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Pope Francis checks up on Vatican civil service reform


Pope Francis checks up on Vatican civil service reform


We speak to Sébastien Maillard, Vatican correspondent for the French newspaper la Croix, about the latest organisational reforms in the Roman Catholic Church civil service, the Curia.

Fabien Farge, euronews: “It’s been a busy week in the Vatican, two years after Pope Benedict’s shock abdication. His successor, Pope Francis, launched ambitious reforms of the Catholic Curia. Sébastien, where are we with this famous reform of the Curia, and why change it?”

Sébastien Maillard: “Before the Conclave at which Pope Francis was elected almost two years ago, in March 2013, all the cardinals assembled and agreed it was high time to tackle this reform. The pope has waited for real movement on it before reconvening the cardinals. At this stage, in the past few days, he’s been consulting them for advice about the reform they asked for, a sort of mandate they entrusted to him after his election.”

euronews: “That mandate is already under way. There has already been a reshaping of the economic and financial services, even a secretariat for the economy.”

Maillard: “That was accomplished in the first phase, created almost a year ago, an economic secretariat entrusted to Australian Cardinal Georges Pell, including an economic council with equal responsibilities, and secular members on an equal footing with cardinals. A great novelty then, a real step forward was taken with the creation of this institution to supervise all the Vatican’s financial channels, because there was an urgent need to plug the gaps.”

euronews: “But the going gets tough from here on in, no? There’s obvious resistance, even opposition?”

Maillard: “All those who direct a congregation or a pontifical council were warned about the reform on the 24th November, and could offer their point of view. The aim of the game, what the pope wanted to do with this Consistory was not to go ahead all alone in a corner. At the same time, again, everybody considered this reform of the Curia necessary. Basically, no one contests it. We don’t have the sort of resistance there could have been and that there still is concerning the Synod on the family, which is a whole other subject.”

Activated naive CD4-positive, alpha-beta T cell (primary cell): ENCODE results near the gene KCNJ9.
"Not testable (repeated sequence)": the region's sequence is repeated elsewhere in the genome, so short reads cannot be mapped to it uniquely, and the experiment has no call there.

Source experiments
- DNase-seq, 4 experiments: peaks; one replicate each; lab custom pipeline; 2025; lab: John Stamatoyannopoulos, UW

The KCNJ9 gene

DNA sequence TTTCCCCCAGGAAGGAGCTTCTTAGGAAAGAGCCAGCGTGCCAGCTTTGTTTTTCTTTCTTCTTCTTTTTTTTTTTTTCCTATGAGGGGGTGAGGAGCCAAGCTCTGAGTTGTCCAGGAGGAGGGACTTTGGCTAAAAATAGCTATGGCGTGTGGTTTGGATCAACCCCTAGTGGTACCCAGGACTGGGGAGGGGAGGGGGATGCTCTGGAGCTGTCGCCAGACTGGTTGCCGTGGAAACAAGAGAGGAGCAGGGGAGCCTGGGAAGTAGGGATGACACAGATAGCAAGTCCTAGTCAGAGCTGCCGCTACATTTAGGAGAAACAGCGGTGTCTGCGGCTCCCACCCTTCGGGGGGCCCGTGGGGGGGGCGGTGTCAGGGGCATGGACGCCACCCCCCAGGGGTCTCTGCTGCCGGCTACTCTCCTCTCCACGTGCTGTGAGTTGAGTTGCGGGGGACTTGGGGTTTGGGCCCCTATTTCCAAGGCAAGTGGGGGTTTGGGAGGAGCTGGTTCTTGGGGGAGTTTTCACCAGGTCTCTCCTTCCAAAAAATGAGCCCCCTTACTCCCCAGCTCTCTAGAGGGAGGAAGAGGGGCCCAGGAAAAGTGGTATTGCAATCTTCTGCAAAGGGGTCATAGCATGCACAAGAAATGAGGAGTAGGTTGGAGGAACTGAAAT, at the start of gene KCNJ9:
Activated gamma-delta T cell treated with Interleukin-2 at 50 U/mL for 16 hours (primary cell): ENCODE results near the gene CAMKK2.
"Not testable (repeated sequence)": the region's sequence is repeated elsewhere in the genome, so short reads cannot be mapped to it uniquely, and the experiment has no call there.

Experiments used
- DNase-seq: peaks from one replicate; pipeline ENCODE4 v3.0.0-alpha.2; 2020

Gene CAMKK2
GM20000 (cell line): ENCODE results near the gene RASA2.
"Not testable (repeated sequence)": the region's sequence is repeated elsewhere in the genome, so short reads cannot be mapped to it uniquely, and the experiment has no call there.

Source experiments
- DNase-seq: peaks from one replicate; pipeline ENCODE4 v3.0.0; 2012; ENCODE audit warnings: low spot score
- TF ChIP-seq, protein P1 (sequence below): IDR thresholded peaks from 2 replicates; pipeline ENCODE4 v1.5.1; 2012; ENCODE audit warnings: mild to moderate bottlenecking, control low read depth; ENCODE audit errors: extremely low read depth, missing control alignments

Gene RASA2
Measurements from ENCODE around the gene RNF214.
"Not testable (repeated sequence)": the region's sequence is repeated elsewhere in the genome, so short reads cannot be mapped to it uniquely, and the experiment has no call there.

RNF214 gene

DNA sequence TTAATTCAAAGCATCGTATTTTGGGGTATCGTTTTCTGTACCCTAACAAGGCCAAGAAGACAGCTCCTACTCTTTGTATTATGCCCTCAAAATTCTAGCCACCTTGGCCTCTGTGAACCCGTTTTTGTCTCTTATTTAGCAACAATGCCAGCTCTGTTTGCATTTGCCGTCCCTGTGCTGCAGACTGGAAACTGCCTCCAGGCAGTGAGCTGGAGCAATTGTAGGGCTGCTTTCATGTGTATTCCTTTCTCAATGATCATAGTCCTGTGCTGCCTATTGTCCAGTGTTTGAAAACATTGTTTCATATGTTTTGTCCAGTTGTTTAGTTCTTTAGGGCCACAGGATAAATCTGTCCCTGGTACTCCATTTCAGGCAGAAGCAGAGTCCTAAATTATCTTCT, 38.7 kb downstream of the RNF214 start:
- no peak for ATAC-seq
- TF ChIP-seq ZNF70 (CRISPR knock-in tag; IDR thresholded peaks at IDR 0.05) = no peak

euronews: “Pope Francis often talks about peripheral forces of the Church. What does that mean, especially for choosing new cardinals?”

Maillard: “Peripheral forces means that the Church isn’t only governed from the centre. The Roman Curia exists to serve the whole Universal Church. What’s more, the C9 the pope created — the nine cardinals around him — come from all the five continents. The goal of the pope’s governance today is to involve the whole Church. It’s true that there still are 57 European cardinals out of the total of 115 electors, but there are many more from Asia now, and Latin America, North America and Africa, and that simply reflects the reality of today’s Catholic world.”

euronews: “The Catholic World — Pope Francis moves it, often preaches to it… why this more direct tone?”

Maillard: “It’s in his nature. It’s really his way to stir things up, and that was also the goal of electing him, as a way to reform the Church, not just to reorganise its structures, the departments. Drawing a new organisational structure also imposes a new tone. We really saw that in October at the Synod of Bishops on the family, where he said, ‘speak out freely, openly.’ Some said that was the first time there’d been a real Synod, with free expression. So, the pope in a way is also coming back to the evangelical style. It’s also his way to be a missionary.”

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